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The Latin Jazz Corner
Latin Jazz Conversations: Ed
Fast (Part 1)
Local music scenes across the United
States are home to musicians that have
found national recognition, but in most
cases, the heart and soul of that music
scene can be found elsewhere. While
major names bring attention to a local
music scene and often help sell concert
tickets or recordings, their contributions
to the actual artistic development of the
scene can be inconsistent. These
musicians are focusing their creative
endeavors upon producing a product
that reaches listeners outside their local
scene, largely through travel, concerts
abroad, and streams of recorded works.
While they may perform in their local
scene, their presence just isn‟t
consistent enough to make a genuine
grassroots impact. The daily act of
creating music within a community shapes the aesthetics of that music
scene, and it requires a group of artists that spend the majority of
their time in the trenches of that region. The musicians that perform in
the nightclubs, work in the symphonies, teach in the schools, and play
on the streets create the area‟s musical character. They feel the pulse
of the community, and they find ways to translate that into their
artistic output. They reflect upon the needs of their community,
discover the best ways to deliver a musical solution, and then do the
long hard work to make it a reality. These are the musicians provide
an area‟s artistic heartbeat, and they should be celebrated with
enthusiastic appreciation.
Drummer Ed Fast has helped shape the heart and soul of the music
scene around Hartford, Connecticut for many years, sharing his love
for Latin Jazz and more. A Connecticut native, Fast found a love for
music at an early age, both at home and in school. He eventually
connected with drums and percussion, a path that led him into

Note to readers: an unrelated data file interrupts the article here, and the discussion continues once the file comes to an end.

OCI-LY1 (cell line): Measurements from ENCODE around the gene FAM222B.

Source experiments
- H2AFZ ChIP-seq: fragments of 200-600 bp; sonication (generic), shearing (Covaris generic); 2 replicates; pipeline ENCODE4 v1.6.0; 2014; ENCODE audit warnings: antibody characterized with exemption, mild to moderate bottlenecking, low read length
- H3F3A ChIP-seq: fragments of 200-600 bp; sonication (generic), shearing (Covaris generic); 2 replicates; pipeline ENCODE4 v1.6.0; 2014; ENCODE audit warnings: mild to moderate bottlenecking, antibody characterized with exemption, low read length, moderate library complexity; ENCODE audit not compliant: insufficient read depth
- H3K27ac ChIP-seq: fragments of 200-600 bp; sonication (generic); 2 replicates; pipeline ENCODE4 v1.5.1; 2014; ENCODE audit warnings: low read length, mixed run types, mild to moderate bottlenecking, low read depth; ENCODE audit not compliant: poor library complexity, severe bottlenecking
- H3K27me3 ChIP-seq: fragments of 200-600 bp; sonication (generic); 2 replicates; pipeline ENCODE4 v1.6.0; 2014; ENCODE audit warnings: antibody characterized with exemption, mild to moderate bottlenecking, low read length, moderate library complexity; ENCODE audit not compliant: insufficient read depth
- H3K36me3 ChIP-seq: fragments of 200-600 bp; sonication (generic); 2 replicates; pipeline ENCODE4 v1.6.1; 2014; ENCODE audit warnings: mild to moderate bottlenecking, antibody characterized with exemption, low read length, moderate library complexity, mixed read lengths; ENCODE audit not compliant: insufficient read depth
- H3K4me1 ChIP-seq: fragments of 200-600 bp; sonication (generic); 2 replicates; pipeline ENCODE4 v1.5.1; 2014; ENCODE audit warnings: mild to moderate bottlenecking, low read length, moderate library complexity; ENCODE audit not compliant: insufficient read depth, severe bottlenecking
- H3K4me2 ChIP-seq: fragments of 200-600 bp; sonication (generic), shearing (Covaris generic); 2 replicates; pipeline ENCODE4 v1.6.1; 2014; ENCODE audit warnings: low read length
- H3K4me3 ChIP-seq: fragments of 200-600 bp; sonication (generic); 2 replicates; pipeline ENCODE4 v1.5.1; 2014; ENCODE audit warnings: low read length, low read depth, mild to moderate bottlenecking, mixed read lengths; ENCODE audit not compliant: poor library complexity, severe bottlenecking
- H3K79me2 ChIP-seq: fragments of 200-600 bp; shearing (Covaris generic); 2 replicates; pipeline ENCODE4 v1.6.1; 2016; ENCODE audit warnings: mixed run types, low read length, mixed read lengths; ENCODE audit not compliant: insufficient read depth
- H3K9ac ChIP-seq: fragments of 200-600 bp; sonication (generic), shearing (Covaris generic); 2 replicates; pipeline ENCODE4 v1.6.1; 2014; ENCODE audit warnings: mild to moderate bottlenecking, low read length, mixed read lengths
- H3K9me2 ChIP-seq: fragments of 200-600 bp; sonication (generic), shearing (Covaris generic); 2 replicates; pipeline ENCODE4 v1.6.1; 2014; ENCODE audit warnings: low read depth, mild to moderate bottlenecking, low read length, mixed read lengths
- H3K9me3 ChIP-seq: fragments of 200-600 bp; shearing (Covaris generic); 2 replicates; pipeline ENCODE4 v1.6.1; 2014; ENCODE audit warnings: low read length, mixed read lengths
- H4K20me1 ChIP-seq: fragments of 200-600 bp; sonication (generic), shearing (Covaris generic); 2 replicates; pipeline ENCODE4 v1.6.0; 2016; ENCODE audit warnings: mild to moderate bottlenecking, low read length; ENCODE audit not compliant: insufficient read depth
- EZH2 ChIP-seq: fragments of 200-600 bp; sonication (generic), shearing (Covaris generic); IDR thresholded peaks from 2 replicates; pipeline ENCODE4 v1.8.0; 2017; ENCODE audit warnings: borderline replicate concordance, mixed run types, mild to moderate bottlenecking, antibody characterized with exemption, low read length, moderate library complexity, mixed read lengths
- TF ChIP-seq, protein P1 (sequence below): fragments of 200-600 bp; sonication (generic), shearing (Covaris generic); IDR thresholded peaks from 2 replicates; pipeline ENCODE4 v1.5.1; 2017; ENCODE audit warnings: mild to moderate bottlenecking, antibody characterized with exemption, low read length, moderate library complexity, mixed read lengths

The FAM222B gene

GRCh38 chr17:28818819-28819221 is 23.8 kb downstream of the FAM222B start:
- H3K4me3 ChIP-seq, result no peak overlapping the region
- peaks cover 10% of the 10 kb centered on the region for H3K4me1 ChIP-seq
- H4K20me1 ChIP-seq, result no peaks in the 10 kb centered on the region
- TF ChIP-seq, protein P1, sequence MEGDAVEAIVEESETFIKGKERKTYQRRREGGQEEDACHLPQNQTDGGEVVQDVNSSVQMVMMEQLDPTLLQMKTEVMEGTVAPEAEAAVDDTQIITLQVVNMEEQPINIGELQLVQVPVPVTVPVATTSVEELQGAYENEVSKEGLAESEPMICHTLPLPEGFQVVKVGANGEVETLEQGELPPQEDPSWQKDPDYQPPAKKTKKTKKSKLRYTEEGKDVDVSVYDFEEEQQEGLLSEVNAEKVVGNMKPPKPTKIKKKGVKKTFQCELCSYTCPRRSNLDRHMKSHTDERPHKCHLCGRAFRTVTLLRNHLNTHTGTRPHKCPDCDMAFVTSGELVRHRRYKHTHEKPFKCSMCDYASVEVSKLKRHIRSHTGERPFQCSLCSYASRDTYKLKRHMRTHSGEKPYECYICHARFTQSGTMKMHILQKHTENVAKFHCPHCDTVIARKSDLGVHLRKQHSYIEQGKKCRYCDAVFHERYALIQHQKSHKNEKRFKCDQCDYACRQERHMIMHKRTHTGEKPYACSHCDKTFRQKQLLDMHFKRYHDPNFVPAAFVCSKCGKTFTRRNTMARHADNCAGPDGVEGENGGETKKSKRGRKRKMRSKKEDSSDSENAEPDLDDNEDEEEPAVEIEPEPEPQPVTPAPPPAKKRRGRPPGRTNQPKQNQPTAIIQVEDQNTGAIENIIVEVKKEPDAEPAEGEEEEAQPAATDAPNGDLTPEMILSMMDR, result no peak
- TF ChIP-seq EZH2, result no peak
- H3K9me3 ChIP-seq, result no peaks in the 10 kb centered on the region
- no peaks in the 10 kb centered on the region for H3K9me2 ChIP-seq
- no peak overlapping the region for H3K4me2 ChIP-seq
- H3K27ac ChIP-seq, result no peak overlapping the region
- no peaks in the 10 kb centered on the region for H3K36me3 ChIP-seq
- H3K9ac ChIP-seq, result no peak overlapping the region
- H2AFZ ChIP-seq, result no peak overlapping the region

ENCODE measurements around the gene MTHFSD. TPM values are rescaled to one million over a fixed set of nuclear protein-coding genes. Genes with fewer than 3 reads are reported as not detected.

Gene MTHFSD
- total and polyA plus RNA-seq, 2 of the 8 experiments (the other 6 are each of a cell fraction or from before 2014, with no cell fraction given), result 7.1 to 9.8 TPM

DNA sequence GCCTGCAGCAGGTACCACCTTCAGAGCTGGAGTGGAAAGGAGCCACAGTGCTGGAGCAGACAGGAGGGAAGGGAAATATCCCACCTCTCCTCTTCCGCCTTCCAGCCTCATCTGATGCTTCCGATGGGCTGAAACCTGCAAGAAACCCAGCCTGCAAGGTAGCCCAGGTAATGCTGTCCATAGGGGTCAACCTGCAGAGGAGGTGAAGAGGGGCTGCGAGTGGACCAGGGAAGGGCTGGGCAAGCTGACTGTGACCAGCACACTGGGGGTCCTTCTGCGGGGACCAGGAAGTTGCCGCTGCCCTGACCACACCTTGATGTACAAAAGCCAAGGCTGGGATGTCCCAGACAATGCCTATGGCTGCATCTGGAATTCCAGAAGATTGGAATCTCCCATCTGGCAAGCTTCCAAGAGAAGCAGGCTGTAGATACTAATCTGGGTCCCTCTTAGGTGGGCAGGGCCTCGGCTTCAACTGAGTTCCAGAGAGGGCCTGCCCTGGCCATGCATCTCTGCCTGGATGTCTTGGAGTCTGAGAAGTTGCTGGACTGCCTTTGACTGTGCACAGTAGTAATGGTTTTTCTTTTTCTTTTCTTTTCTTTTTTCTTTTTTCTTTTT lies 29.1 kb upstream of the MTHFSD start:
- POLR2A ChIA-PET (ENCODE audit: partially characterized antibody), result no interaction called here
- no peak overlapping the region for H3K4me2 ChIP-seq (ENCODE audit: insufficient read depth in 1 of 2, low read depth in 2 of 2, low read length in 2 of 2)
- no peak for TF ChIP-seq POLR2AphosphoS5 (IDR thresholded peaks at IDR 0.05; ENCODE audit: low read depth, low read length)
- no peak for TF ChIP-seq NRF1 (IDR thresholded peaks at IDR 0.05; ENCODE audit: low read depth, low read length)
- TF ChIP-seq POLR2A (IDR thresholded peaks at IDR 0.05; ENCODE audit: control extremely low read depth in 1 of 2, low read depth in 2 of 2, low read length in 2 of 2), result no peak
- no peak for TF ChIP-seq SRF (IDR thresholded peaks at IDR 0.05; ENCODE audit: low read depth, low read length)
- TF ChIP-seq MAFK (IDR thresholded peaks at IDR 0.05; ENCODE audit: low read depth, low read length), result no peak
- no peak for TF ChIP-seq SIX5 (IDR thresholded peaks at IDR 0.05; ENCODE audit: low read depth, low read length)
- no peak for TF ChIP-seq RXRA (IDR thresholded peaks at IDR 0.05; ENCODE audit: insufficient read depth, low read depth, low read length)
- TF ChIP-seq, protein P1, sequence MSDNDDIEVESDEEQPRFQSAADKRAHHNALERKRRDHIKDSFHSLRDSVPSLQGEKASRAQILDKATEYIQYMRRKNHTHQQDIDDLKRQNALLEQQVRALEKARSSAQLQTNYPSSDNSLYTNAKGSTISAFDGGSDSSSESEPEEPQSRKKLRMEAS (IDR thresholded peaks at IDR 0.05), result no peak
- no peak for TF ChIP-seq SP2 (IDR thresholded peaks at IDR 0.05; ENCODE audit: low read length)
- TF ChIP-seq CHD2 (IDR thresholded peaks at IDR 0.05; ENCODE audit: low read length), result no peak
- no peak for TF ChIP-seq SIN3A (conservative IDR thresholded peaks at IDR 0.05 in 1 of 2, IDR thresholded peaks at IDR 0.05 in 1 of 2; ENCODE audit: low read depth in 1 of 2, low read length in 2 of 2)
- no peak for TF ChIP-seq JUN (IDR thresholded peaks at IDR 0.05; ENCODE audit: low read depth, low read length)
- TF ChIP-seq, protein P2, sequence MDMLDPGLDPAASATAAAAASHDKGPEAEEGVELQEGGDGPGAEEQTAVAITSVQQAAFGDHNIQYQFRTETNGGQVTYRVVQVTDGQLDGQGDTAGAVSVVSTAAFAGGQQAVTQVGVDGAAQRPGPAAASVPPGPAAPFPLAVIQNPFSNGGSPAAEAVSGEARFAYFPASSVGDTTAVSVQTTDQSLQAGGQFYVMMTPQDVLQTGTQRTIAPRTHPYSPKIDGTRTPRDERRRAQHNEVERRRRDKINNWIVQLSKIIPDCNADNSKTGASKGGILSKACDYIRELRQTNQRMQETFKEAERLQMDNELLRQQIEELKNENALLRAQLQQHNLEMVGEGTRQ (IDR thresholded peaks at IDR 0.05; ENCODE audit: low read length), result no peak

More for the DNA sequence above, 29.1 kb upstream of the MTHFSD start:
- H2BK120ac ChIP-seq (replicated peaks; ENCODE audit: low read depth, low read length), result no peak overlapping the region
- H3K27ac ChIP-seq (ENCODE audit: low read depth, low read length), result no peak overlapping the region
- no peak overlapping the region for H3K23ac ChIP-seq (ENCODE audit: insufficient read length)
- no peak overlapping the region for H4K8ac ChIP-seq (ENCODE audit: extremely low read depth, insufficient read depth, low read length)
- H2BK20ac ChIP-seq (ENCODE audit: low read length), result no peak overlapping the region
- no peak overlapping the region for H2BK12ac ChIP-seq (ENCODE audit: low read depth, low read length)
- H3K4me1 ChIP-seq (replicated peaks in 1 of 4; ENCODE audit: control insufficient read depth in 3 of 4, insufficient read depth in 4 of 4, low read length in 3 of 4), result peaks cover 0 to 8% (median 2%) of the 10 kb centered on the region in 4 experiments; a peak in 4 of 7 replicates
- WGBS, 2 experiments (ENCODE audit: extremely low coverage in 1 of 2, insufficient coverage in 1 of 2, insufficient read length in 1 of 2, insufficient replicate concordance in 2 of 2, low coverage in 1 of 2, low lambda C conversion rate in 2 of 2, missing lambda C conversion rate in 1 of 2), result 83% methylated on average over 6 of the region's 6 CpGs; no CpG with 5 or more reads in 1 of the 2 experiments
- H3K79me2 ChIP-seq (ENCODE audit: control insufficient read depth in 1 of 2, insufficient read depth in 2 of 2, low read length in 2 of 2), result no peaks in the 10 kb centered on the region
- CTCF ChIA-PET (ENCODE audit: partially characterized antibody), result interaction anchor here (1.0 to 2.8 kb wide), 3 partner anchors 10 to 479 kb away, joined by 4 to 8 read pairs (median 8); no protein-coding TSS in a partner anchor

collegiate music studies at The Hartt School Of Music. During his time
in college, Fast studied with master percussionist Alexander Lepak,
who encouraged him to dive into percussion instruments across the
musical world. Fast took this lesson to heart, spending time mastering
symphonic percussion, mallets, drum kit, and more. A marimba gig
brought Latin music to Fast‟s attention, and he soon discovered the
Latin Jazz mastery of Cal Tjader. Recordings from the legendary
musician enthralled Fast, who soon became hooked on the
combination of Afro-Cuban rhythms and jazz. His interest in Tjader
inspired Fast to search for percussionist Bill Fitch, who became an
important musical mentor. Fitch connected Fast to the music‟s history
and provided essential insights into the world of Afro-Cuban
percussion. As Fast moved from the role of student to professional, he
balanced his work between Latin Jazz, Broadway musicals, and
symphony performances. All pieces of Hartford‟s musical world
benefited from Fast‟s impeccable musicality, with his love for Latin
Jazz at the center of his musical output.
Fast built a wealth of musical knowledge and experience during his
formative years that he eventually applied with his group Conga Bop
on the album Straight Shot. His musicality goes beyond the confines of
genre or tradition, bringing broad skills that will benefit any musical
situation. In the first piece of our interview with Fast, we look at his
development as a musician, his discovery of Latin Jazz, and his
relationship with important conguero Bill Fitch.
How did you get started in
music - was it something
that you started in your
childhood or did it come
ED FAST: When I was a
kid we had a piano in the
house. My mom played
piano and I taught myself
to play a bit. We had some
teach yourself books lying
around the house so I picked up the piano a little bit. Then I switched
over to drums in elementary school. I studied drums all through
elementary and high school and then ended up going to The Hartt
School Of Music.
LJC: What type of music was around you when you were growing up?